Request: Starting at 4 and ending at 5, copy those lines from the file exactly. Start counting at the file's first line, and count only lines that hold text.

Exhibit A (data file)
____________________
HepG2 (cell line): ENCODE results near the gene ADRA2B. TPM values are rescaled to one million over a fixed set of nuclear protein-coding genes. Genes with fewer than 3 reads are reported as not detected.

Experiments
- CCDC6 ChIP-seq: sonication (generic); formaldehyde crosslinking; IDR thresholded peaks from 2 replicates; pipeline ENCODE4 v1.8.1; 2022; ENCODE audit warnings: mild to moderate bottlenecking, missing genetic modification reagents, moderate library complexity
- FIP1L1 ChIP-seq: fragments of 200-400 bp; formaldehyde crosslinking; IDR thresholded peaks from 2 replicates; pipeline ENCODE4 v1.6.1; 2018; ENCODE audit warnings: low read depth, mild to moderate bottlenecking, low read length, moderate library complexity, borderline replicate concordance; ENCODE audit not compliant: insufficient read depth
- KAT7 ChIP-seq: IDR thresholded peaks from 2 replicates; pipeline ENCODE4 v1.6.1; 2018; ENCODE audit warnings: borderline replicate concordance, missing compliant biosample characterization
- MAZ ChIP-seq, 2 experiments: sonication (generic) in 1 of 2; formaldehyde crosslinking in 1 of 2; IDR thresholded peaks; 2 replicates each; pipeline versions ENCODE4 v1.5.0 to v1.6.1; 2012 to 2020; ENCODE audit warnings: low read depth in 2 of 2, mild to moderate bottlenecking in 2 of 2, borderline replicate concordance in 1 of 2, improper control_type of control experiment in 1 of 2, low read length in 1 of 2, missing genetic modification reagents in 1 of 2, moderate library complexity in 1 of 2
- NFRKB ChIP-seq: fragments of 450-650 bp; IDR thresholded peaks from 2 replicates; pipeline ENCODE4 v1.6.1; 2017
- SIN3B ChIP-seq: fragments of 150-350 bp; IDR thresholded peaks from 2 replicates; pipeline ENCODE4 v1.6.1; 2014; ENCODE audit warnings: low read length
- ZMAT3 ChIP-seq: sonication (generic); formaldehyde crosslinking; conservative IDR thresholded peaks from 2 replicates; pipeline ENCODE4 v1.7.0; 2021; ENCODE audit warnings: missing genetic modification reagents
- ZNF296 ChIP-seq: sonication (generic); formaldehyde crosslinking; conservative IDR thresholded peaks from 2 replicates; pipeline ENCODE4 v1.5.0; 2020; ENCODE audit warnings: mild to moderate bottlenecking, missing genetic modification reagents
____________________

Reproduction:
- FIP1L1 ChIP-seq: fragments of 200-400 bp; formaldehyde crosslinking; IDR thresholded peaks from 2 replicates; pipeline ENCODE4 v1.6.1; 2018; ENCODE audit warnings: low read depth, mild to moderate bottlenecking, low read length, moderate library complexity, borderline replicate concordance; ENCODE audit not compliant: insufficient read depth
- KAT7 ChIP-seq: IDR thresholded peaks from 2 replicates; pipeline ENCODE4 v1.6.1; 2018; ENCODE audit warnings: borderline replicate concordance, missing compliant biosample characterization